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The Great Seal of the United States

 

Great Seal of the United States of America

This symbol of sovereignty was adopted on June 20, 1782 by the Second Continental Congress. Its imagery was finalized by Secretary of Congress Charles Thomson from design suggestions by Thomas Jefferson, John Adams, and Benjamin Franklin -- plus contributions from two other committees and from Thomson, who chose the American bald eagle as the centerpiece of the Great Seal.

Charles Thomson's remarks about the symbolism: The Escutcheon [shield] is composed of the chief & pale, the two most honorable ordinaries. The Pieces, paly, represent the several states all joined in one solid compact entire, supporting a Chief, which unites the whole & represents Congress. The Motto alludes to this union.

The pales in the arms are kept closely united by the chief and the Chief depends upon that union & the strength resulting from it for its support, to denote the Confederacy of the United States of America & the preservation of their union through Congress.

The colours of the pales are those used in the flag of the United States of America; White signifies purity and innocence, Red, hardiness & valor, and Blue, the colour of the Chief signifies vigilance, perseverance & justice. The Olive branh and arrows denote the power of peace & war which is exclusively vested in Congress.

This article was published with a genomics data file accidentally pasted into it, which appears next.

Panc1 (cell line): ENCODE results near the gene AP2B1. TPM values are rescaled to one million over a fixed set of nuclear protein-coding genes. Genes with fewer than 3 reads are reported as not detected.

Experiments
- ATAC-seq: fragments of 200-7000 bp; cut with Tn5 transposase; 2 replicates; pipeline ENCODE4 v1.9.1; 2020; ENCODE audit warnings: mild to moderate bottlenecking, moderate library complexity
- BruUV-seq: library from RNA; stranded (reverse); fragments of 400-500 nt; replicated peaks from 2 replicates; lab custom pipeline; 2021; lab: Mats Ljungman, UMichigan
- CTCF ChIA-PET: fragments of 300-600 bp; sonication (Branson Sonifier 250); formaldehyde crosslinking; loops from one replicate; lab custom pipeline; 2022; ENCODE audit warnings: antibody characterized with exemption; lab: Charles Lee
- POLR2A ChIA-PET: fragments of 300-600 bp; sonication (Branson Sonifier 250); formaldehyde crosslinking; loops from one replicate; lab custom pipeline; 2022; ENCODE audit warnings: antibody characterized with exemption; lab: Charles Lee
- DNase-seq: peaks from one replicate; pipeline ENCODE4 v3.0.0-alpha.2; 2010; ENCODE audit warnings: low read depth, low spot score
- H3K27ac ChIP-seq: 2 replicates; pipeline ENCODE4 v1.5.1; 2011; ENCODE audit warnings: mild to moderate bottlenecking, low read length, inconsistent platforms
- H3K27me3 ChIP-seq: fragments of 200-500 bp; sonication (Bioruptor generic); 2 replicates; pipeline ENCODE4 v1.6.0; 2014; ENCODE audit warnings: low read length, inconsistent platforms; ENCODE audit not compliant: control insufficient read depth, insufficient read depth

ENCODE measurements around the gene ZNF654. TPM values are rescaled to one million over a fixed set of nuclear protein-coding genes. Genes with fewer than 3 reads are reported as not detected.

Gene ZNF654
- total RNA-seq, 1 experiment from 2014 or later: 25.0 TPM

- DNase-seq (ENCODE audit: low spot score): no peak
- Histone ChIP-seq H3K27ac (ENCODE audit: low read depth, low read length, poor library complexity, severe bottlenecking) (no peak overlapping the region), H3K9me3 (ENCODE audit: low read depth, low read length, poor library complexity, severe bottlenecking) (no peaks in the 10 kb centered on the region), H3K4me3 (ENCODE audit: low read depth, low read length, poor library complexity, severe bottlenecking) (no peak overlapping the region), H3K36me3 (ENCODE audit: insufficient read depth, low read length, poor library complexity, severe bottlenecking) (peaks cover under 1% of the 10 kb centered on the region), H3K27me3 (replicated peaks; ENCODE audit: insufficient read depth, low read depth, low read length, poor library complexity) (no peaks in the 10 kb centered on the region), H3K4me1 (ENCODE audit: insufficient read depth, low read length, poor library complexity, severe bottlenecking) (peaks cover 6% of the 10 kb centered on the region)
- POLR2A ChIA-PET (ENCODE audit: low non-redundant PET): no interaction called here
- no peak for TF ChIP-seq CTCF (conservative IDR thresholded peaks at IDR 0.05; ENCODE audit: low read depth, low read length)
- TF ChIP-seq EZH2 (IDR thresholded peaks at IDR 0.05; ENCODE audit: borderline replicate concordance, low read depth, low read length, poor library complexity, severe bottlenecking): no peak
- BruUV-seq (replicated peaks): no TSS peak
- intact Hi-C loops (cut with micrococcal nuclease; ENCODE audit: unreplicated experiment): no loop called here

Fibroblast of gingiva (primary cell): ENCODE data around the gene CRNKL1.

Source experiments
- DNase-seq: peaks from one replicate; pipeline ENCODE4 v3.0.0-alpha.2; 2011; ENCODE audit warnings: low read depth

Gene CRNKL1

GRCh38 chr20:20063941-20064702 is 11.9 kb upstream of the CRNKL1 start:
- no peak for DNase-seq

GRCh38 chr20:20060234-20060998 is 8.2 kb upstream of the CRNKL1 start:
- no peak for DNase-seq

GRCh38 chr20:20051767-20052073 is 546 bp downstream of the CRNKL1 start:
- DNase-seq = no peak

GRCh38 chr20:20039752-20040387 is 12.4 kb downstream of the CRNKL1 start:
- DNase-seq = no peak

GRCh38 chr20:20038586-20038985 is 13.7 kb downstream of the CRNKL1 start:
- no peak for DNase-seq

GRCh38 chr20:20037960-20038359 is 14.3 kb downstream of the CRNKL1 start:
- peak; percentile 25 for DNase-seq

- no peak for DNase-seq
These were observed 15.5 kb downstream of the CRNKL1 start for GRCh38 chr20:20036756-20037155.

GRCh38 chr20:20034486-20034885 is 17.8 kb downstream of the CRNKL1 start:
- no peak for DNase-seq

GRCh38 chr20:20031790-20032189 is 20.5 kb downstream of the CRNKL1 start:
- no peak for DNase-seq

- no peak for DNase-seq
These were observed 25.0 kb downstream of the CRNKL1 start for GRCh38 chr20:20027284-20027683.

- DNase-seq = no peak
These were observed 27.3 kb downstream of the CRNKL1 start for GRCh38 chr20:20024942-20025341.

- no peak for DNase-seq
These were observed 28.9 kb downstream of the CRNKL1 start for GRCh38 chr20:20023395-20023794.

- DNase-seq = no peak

The Constellation denotes a new State taking its place and rank among other sovereign powers.

The Escutcheon is born on the breast of an American Eagle without any other supporters to denote that the United States of America ought to rely on their own Virtue.

Glossary of Heraldic Terms used in the Blazon

    argent = silver
    azure = blue
    chief = top part of the shield
    dexter = right
    gules = red
    or = gold or yellow
    paly, paleways, pales = vertical stripes on the shield
    proper = the element's natural color
    sinister = left

You can read the original 1782 statute at: www.greatseal.com/symbols/blazon.html.

Obverse side of the Great Seal,
artwork by Doris Rowe.
Courtesy of GreatSeal.com

Text and image from www.greatseal.com


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